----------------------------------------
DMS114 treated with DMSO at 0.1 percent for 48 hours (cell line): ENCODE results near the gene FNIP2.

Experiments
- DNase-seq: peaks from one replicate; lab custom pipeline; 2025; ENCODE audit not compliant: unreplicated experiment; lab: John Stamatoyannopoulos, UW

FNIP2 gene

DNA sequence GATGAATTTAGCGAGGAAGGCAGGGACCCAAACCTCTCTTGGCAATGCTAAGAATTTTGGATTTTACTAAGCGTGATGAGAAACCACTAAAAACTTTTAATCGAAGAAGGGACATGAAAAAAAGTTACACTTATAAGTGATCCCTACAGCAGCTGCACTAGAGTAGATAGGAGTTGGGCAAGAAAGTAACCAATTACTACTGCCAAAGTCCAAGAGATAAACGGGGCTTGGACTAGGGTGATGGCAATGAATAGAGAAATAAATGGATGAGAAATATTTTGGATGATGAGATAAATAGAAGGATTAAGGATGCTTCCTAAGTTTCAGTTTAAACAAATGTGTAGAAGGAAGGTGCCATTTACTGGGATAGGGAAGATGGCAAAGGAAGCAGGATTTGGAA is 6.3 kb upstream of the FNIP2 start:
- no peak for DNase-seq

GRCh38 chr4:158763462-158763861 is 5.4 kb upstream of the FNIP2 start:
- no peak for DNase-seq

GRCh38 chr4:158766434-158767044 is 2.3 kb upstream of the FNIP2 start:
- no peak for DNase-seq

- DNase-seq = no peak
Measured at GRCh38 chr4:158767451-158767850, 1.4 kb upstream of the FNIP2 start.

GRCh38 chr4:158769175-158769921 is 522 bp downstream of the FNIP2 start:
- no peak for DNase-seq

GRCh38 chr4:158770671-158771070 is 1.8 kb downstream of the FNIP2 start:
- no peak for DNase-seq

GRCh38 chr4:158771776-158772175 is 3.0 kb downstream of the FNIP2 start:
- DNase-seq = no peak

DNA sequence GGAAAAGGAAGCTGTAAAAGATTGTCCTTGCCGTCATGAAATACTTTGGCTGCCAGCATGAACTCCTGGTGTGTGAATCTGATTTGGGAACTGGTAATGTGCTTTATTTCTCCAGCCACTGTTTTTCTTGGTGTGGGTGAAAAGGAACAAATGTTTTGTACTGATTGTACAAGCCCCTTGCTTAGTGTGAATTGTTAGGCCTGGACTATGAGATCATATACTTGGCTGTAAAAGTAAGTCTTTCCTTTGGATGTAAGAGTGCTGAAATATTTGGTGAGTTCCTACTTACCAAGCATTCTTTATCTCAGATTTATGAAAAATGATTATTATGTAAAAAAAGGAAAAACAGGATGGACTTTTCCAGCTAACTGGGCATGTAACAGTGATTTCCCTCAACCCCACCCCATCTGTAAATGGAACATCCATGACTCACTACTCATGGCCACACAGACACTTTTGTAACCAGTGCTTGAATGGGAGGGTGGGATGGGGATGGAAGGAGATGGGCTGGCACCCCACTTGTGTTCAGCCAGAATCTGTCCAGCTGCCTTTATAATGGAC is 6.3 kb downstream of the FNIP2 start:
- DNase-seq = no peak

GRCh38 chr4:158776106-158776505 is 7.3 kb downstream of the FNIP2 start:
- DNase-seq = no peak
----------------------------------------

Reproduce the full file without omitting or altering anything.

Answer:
DMS114 treated with DMSO at 0.1 percent for 48 hours (cell line): ENCODE results near the gene FNIP2.

Experiments
- DNase-seq: peaks from one replicate; lab custom pipeline; 2025; ENCODE audit not compliant: unreplicated experiment; lab: John Stamatoyannopoulos, UW

FNIP2 gene

DNA sequence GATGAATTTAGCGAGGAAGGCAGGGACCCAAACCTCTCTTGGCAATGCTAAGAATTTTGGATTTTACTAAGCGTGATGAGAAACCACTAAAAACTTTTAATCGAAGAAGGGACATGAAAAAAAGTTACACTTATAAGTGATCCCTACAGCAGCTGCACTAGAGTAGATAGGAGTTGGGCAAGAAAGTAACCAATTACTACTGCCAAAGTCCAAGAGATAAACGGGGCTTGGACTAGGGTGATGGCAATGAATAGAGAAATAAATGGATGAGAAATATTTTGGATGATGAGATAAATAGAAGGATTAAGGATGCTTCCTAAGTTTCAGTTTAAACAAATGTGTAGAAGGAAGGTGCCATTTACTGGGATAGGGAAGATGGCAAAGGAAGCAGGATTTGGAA is 6.3 kb upstream of the FNIP2 start:
- no peak for DNase-seq

GRCh38 chr4:158763462-158763861 is 5.4 kb upstream of the FNIP2 start:
- no peak for DNase-seq

GRCh38 chr4:158766434-158767044 is 2.3 kb upstream of the FNIP2 start:
- no peak for DNase-seq

- DNase-seq = no peak
Measured at GRCh38 chr4:158767451-158767850, 1.4 kb upstream of the FNIP2 start.

GRCh38 chr4:158769175-158769921 is 522 bp downstream of the FNIP2 start:
- no peak for DNase-seq

GRCh38 chr4:158770671-158771070 is 1.8 kb downstream of the FNIP2 start:
- no peak for DNase-seq

GRCh38 chr4:158771776-158772175 is 3.0 kb downstream of the FNIP2 start:
- DNase-seq = no peak

DNA sequence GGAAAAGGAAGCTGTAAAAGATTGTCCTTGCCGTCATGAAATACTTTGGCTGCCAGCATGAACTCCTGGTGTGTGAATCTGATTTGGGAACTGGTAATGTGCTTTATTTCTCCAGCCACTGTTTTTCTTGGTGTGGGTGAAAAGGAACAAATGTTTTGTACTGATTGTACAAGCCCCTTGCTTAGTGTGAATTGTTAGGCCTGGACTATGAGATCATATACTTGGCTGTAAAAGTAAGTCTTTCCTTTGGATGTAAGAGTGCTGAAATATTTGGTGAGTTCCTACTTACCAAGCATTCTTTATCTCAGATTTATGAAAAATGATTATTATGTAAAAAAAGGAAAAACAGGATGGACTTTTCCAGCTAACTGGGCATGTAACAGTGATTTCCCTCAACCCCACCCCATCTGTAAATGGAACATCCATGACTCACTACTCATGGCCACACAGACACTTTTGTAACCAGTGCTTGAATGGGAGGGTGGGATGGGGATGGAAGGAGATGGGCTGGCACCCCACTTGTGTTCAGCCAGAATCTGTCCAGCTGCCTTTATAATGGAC is 6.3 kb downstream of the FNIP2 start:
- DNase-seq = no peak

GRCh38 chr4:158776106-158776505 is 7.3 kb downstream of the FNIP2 start:
- DNase-seq = no peak